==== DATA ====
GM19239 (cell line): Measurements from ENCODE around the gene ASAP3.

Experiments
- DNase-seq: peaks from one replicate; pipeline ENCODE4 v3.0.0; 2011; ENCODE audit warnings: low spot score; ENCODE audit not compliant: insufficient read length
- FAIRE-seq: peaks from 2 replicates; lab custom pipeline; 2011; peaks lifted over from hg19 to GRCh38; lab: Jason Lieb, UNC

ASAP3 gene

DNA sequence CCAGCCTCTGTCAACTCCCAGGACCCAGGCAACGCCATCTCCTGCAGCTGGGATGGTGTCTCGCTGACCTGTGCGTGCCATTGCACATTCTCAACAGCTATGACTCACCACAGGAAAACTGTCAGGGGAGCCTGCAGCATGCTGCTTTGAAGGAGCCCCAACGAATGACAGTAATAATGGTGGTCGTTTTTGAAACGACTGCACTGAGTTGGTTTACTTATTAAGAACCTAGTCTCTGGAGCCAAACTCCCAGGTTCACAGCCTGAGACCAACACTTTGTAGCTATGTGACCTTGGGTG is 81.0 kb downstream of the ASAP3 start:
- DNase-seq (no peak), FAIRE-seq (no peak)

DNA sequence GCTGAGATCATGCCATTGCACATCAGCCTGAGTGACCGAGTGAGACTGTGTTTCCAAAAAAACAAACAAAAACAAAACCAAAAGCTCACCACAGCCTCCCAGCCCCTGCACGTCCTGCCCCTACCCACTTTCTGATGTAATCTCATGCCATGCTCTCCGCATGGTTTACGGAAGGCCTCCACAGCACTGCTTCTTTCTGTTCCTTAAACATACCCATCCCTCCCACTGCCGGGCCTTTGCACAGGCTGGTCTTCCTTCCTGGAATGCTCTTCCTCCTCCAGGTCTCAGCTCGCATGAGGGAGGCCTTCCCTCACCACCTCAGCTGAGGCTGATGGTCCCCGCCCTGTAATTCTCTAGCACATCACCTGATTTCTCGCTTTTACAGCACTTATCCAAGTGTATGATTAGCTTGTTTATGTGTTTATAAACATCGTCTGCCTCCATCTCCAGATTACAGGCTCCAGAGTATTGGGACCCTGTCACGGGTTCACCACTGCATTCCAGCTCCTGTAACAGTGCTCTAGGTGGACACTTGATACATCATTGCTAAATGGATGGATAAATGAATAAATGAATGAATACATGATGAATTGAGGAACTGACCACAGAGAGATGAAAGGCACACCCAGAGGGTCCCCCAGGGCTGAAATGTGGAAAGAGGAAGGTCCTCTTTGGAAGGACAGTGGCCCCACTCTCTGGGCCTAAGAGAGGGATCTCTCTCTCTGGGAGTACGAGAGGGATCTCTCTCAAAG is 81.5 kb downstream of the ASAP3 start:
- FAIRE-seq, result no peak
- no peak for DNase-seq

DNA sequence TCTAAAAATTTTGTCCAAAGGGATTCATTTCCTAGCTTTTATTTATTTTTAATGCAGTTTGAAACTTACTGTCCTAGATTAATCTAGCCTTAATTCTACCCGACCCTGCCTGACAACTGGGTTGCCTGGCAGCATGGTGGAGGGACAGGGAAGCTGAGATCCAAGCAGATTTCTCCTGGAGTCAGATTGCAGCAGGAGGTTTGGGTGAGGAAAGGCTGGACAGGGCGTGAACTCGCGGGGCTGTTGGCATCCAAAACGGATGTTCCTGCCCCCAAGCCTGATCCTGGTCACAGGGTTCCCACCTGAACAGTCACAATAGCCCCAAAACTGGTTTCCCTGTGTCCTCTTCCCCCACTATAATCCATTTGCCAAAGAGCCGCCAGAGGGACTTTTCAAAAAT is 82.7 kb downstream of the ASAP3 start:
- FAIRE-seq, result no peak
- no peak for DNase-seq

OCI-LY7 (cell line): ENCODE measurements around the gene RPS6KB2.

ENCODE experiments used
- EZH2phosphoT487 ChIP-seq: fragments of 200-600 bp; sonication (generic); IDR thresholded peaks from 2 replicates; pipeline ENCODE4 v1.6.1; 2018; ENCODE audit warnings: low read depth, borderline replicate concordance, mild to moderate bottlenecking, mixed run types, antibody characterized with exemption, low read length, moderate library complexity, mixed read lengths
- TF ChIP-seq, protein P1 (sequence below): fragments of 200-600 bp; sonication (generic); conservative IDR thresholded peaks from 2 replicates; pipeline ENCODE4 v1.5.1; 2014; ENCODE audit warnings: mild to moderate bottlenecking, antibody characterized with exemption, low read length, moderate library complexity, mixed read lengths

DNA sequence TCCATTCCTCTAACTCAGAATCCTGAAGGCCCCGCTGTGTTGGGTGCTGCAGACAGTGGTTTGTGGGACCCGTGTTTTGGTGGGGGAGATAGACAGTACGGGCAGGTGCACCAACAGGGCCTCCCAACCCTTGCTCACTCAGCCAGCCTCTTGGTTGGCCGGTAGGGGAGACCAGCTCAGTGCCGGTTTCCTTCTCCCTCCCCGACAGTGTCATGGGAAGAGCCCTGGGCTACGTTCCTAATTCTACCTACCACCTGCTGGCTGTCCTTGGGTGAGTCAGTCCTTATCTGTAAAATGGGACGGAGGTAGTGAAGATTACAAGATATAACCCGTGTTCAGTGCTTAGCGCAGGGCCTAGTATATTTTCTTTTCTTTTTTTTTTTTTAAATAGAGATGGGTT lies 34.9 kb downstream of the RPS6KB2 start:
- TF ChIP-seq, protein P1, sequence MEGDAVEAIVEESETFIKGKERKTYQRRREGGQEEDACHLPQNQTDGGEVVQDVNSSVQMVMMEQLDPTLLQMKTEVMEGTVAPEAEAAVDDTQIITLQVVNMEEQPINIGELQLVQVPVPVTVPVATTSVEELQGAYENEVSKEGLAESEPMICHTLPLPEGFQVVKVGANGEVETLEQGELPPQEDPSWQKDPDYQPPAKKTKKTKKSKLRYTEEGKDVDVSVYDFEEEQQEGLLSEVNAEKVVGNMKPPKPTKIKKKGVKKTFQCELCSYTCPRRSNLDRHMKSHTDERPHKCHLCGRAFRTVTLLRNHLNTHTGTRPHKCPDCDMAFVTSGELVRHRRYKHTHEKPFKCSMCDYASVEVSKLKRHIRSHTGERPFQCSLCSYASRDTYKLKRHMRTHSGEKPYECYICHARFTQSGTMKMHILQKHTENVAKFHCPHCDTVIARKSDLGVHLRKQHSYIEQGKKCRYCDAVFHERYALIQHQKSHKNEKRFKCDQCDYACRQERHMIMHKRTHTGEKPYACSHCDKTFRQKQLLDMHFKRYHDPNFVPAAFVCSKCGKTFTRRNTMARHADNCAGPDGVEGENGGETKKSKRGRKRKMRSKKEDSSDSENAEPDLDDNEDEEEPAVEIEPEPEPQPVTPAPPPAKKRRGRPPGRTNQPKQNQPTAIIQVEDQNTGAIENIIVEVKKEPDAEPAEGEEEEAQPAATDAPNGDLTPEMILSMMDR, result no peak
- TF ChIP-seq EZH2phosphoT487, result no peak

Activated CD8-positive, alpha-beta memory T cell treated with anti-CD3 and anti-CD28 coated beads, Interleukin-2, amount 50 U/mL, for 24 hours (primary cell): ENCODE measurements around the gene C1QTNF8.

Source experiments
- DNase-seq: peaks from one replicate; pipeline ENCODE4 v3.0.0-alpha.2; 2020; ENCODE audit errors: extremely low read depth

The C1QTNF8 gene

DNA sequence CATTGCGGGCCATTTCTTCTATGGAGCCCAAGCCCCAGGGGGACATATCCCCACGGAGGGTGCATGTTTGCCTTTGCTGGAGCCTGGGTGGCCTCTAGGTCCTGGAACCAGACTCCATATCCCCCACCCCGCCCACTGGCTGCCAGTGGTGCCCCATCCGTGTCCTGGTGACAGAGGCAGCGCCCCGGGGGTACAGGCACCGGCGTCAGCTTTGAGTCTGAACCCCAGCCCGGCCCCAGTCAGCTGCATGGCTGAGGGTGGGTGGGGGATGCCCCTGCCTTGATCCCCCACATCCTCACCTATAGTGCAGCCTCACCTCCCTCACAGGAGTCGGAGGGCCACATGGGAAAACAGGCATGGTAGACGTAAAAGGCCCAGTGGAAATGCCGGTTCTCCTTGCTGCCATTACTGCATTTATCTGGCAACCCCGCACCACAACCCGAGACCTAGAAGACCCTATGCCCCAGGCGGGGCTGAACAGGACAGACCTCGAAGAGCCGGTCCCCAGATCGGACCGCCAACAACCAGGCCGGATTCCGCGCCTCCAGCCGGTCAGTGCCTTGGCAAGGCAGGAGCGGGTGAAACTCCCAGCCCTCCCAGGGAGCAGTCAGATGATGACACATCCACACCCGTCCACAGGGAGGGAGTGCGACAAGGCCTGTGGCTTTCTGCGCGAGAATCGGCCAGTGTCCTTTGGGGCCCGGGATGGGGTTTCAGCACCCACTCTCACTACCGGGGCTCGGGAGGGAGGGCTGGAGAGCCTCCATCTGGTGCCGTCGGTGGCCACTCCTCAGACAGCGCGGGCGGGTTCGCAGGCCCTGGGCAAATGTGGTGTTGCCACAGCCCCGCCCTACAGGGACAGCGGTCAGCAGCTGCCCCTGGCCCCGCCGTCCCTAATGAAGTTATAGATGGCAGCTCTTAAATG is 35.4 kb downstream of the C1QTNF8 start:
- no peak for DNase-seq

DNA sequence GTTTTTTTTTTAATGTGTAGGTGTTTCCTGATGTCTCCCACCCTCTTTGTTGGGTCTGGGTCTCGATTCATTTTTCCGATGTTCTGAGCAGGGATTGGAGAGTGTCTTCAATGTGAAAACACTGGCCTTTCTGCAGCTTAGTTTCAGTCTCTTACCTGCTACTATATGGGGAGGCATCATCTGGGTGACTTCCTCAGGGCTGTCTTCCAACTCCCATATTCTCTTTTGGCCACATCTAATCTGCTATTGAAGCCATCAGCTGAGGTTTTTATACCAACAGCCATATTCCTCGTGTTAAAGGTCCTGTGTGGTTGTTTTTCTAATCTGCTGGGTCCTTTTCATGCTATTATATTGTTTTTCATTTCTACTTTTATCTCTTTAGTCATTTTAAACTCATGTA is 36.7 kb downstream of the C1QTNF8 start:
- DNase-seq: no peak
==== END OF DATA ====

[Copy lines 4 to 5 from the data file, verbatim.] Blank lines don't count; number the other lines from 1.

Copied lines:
- FAIRE-seq: peaks from 2 replicates; lab custom pipeline; 2011; peaks lifted over from hg19 to GRCh38; lab: Jason Lieb, UNC

ASAP3 gene